Smell, touch, feel, hear, taste all senses become less with the distance. Distance made me feel unfamiliar to myself, I as a human being trying to adapt to the new situation and with creation made me feel familiar to my own origins and nostalgic. I have found my way to live. The unfamiliar ness made me courageous and be revealed. And the fake or real familiar ness made me fantasized and sometimes confused. Perceiving the actual reality I am living in, is always been my first priority which keeps me going, growing and changing, changing habits-> life is habitual-> just operating life by habits, is not actually living. So it’s important to feel unfamiliar once in a while and how I use this unfamiliar ness in life & work was all began when I came to the west. I don’t know if it’s good or bad but I took my own destiny in my hand. It became my habit to ride a bike on terracotta bicycle path and further on became my pattern as beautiful as tulip fields. 20th Aug. You have been enjoying an increasing sense of awareness about your new environment and you're really starting to get a handle on things. This confident energy is filling you with a positive enthusiasm that will hit you as soon as you get up in the morning and it'll carry you through the day. The only sticking point for the entire day will be the fact that your intellectual curiosity isn't going to be satisfied to the level that you are hoping. It seems that not everyone is on your wavelength just yet.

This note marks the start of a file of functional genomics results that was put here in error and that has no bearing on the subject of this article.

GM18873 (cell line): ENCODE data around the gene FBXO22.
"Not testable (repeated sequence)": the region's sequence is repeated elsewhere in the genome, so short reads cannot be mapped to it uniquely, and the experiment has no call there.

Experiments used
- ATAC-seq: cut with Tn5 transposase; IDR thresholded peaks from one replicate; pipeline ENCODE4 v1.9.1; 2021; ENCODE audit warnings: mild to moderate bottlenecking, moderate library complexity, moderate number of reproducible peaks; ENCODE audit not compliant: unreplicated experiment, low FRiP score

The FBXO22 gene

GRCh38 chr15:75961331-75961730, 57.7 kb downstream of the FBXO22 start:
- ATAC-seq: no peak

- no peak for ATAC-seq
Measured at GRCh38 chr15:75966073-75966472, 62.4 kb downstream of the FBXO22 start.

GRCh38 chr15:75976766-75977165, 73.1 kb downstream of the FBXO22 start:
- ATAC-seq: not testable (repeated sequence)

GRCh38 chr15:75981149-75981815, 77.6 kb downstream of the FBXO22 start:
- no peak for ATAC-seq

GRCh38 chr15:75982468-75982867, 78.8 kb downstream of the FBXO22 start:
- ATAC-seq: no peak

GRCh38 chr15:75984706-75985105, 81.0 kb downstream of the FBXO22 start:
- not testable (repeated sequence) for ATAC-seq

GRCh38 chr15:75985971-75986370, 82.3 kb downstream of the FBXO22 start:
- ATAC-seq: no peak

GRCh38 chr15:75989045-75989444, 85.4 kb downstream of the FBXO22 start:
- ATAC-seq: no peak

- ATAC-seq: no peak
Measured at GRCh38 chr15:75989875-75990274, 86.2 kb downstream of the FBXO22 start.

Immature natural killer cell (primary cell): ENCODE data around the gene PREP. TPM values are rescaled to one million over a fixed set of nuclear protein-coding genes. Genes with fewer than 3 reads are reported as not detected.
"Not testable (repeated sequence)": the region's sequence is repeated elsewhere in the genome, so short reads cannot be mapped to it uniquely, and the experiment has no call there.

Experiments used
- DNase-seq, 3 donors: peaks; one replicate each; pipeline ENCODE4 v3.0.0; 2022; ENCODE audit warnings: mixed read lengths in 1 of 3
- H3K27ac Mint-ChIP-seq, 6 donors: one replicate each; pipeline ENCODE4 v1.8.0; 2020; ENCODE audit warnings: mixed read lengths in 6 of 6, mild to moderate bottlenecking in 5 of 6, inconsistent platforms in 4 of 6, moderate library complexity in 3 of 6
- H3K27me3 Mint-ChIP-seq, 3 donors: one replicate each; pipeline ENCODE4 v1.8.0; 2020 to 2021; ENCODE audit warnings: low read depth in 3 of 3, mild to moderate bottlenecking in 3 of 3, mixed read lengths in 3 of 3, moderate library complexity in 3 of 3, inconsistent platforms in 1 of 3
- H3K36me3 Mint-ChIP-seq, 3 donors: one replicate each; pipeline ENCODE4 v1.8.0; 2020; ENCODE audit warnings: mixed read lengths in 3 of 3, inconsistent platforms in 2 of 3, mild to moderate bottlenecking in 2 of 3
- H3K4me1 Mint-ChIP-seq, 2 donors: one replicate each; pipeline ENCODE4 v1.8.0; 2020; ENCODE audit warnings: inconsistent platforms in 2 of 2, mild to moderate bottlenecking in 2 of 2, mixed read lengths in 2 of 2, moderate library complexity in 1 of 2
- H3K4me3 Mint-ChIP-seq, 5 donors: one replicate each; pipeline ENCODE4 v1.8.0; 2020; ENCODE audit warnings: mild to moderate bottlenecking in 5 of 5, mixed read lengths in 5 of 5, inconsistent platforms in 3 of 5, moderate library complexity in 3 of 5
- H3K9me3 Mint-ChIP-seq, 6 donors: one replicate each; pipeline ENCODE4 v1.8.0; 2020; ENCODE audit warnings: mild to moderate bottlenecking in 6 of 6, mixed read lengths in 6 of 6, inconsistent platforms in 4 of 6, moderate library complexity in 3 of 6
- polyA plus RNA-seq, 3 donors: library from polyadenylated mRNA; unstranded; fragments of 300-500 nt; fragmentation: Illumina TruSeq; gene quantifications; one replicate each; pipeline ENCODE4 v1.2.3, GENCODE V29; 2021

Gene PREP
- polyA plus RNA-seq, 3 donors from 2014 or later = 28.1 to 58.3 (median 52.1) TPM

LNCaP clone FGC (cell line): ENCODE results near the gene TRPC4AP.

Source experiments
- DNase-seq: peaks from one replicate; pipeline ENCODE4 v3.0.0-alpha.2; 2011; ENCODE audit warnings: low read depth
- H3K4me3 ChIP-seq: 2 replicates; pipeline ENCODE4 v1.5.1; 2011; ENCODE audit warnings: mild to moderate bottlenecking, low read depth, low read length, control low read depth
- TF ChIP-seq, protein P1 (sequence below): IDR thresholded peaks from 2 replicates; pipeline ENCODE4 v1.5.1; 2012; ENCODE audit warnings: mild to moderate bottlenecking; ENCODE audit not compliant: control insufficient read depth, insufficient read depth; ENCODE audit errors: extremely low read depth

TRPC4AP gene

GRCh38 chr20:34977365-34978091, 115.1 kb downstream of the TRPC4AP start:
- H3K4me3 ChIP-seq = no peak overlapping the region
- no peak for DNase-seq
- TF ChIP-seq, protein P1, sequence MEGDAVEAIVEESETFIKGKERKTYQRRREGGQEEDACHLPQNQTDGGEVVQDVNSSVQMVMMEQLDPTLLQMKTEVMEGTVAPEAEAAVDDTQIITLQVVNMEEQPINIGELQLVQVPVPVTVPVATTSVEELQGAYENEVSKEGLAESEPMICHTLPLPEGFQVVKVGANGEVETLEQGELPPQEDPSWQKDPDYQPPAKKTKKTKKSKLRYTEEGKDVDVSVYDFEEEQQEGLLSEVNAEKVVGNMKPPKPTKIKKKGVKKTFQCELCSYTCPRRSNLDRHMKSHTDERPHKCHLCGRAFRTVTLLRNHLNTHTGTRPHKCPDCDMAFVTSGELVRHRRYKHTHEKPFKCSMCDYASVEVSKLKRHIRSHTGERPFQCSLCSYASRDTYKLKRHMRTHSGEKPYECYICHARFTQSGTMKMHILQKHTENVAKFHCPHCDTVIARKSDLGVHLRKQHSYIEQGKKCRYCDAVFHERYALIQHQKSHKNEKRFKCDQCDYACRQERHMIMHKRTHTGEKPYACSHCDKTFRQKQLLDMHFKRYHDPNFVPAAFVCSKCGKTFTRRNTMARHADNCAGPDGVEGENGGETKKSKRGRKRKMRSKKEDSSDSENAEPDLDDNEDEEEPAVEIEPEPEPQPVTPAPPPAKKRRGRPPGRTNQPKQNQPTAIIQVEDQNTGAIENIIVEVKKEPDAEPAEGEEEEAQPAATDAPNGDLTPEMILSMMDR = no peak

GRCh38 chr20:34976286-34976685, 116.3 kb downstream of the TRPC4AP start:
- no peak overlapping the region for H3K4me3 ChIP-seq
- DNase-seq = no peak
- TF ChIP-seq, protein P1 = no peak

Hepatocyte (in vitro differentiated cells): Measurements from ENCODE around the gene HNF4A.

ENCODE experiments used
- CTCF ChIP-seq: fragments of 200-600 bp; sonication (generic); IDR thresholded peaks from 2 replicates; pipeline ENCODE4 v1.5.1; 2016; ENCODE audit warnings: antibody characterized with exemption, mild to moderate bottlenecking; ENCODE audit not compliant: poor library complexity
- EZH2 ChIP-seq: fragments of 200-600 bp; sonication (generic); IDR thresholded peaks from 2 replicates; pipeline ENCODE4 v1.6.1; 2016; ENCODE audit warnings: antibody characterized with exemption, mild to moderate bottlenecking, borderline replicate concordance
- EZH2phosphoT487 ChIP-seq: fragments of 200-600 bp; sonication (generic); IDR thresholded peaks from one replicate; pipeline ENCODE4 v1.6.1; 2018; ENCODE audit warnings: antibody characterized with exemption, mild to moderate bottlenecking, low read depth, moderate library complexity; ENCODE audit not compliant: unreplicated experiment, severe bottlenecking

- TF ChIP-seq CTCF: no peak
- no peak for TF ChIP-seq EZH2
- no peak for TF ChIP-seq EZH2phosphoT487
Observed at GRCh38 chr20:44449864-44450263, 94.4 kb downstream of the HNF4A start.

Duchamp, Warhol, Gober, koons, Lucas, Manzoni, whiteread Readymade revisited. (Room 8)